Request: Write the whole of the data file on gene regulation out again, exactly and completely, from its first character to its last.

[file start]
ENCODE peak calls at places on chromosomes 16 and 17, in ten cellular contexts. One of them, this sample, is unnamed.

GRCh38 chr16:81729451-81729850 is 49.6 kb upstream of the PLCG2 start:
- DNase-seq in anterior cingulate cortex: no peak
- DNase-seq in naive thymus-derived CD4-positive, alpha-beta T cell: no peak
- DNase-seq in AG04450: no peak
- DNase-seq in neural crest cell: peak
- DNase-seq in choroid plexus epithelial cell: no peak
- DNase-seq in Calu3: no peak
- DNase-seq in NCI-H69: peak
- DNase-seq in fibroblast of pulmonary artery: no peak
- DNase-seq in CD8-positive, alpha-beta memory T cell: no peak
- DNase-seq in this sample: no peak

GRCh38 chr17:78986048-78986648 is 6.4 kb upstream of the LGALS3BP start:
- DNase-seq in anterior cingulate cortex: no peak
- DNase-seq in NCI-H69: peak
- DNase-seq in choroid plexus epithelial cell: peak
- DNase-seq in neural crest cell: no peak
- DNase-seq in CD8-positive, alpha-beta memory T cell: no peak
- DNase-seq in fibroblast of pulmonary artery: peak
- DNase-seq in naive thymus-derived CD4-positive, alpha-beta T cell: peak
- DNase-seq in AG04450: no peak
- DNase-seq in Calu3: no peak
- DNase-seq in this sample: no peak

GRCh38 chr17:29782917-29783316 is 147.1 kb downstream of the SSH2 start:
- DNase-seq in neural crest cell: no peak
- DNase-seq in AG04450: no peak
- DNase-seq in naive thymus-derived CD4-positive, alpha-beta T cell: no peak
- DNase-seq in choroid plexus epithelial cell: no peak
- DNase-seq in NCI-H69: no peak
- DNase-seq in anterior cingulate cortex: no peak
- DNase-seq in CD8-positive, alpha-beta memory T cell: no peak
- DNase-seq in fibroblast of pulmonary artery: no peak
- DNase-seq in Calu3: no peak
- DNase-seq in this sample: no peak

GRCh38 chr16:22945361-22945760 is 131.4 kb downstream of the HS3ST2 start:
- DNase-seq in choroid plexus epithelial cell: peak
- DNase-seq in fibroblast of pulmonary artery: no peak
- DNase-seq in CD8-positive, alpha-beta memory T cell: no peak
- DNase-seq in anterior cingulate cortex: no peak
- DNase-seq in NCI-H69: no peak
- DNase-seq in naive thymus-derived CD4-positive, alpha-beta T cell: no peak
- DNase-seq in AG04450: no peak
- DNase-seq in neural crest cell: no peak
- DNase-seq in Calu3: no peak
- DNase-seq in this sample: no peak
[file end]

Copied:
ENCODE peak calls at places on chromosomes 16 and 17, in ten cellular contexts. One of them, this sample, is unnamed.

GRCh38 chr16:81729451-81729850 is 49.6 kb upstream of the PLCG2 start:
- DNase-seq in anterior cingulate cortex: no peak
- DNase-seq in naive thymus-derived CD4-positive, alpha-beta T cell: no peak
- DNase-seq in AG04450: no peak
- DNase-seq in neural crest cell: peak
- DNase-seq in choroid plexus epithelial cell: no peak
- DNase-seq in Calu3: no peak
- DNase-seq in NCI-H69: peak
- DNase-seq in fibroblast of pulmonary artery: no peak
- DNase-seq in CD8-positive, alpha-beta memory T cell: no peak
- DNase-seq in this sample: no peak

GRCh38 chr17:78986048-78986648 is 6.4 kb upstream of the LGALS3BP start:
- DNase-seq in anterior cingulate cortex: no peak
- DNase-seq in NCI-H69: peak
- DNase-seq in choroid plexus epithelial cell: peak
- DNase-seq in neural crest cell: no peak
- DNase-seq in CD8-positive, alpha-beta memory T cell: no peak
- DNase-seq in fibroblast of pulmonary artery: peak
- DNase-seq in naive thymus-derived CD4-positive, alpha-beta T cell: peak
- DNase-seq in AG04450: no peak
- DNase-seq in Calu3: no peak
- DNase-seq in this sample: no peak

GRCh38 chr17:29782917-29783316 is 147.1 kb downstream of the SSH2 start:
- DNase-seq in neural crest cell: no peak
- DNase-seq in AG04450: no peak
- DNase-seq in naive thymus-derived CD4-positive, alpha-beta T cell: no peak
- DNase-seq in choroid plexus epithelial cell: no peak
- DNase-seq in NCI-H69: no peak
- DNase-seq in anterior cingulate cortex: no peak
- DNase-seq in CD8-positive, alpha-beta memory T cell: no peak
- DNase-seq in fibroblast of pulmonary artery: no peak
- DNase-seq in Calu3: no peak
- DNase-seq in this sample: no peak

GRCh38 chr16:22945361-22945760 is 131.4 kb downstream of the HS3ST2 start:
- DNase-seq in choroid plexus epithelial cell: peak
- DNase-seq in fibroblast of pulmonary artery: no peak
- DNase-seq in CD8-positive, alpha-beta memory T cell: no peak
- DNase-seq in anterior cingulate cortex: no peak
- DNase-seq in NCI-H69: no peak
- DNase-seq in naive thymus-derived CD4-positive, alpha-beta T cell: no peak
- DNase-seq in AG04450: no peak
- DNase-seq in neural crest cell: no peak
- DNase-seq in Calu3: no peak
- DNase-seq in this sample: no peak